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AHCPR Studies Suggest Quality Improvements

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Media Advisory Date: November 18, 1997

Five new papers supported by the Agency for Health Care Policy and Research (AHCPR) and published in the November 19 issue of the Journal of the American Medical Association (JAMA), present findings and suggestions that could be used to improve the quality of medical care. The papers are:

"Choice of a Personal Physician and Patient Satisfaction in an HMO"—This study by Julie Schmittdiel, M.A., of Kaiser Permanente's Division of Research, and others, found that patients of a large group model HMO who were allowed to chose their primary care physician were much more satisfied with their care than patients of the same HMO who were randomly assigned to a doctor. The authors say the results suggest that even in a setting of limited physician choice, the opportunity to select one's personal doctor may influence satisfaction.

"Implementation of Clinical Guidelines via a Computer Charting System: Effect on the Initial Care of Health Care Workers Exposed to Body Fluids"—David L. Schriger, M.D., and fellow researchers found that integrating an experimental software program of guideline-based advice for emergency room physicians on testing and treating persons exposed to potentially dangerous body fluids with the electronic patient record system of a large medical center increased quality of care and reduced costs. According to the researchers, their program could be made available to doctors via the Internet at a cost the first year of just 33 cents per person for the approximately 300,000 exposures to potentially dangerous body fluids that occur each year in the United States.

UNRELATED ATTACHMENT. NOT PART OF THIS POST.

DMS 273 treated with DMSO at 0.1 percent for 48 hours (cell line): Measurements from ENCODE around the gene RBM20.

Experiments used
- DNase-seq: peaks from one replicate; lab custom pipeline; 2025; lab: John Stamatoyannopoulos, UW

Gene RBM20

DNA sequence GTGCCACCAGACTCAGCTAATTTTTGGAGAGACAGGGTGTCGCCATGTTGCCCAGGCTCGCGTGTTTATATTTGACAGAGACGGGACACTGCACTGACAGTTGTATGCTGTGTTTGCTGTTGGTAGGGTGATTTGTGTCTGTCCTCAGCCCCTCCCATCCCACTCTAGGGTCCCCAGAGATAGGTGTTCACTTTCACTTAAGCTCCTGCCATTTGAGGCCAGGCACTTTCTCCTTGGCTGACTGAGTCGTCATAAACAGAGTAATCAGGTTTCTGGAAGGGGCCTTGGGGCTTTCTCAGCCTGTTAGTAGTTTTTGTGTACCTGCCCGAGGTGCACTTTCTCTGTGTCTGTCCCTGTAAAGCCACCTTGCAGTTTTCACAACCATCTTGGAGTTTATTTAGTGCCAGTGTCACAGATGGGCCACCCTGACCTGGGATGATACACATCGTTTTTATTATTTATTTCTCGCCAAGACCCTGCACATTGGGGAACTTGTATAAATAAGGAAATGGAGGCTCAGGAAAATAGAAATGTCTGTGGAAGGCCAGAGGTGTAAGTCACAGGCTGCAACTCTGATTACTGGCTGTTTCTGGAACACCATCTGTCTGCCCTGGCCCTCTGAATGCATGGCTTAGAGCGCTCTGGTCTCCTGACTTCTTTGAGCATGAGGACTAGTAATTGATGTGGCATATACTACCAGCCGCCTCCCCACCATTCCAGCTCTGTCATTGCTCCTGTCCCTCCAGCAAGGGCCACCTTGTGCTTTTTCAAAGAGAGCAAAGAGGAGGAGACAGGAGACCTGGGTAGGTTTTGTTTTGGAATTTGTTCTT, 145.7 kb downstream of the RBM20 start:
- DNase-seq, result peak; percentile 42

"The Future of Quality Measurement and Management in a Transforming Health System"—Author David Blumenthal, M.D., predicts that over the next 10 to 20 years, the Internet will be largely responsible for assuring and improving health care quality, while at the same time preserving and even enhancing the autonomy of health providers.

"Health Care Quality: Consumer Perspectives"—Paul D. Cleary, Ph.D., and Susan Edman-Levitan, P.A., say major challenges to improving the quality of health care from the consumer's perspective include collecting information from representative samples of diverse consumers about the value they place on different types of quality information, and conducting research on how well different types of consumers understand and interpret quality indicators.

"The Risks of Risk Adjustment"—Harvard Medical School's Lisa I. Iezzoni, M.D., concludes after studying severity measures used to produce comparisons of risk-adjusted hospital death rates, that severity of illness does not explain differences in death rates across hospitals. Dr. Iezzoni says that different severity measures frequently produce different impressions about relative hospital performance and severity-adjusted mortality rates alone are unlikely to isolate quality differences across hospitals.

For additional information, contact AHCPR Public Affairs: Salina Prasad, (301) 427-1864 (

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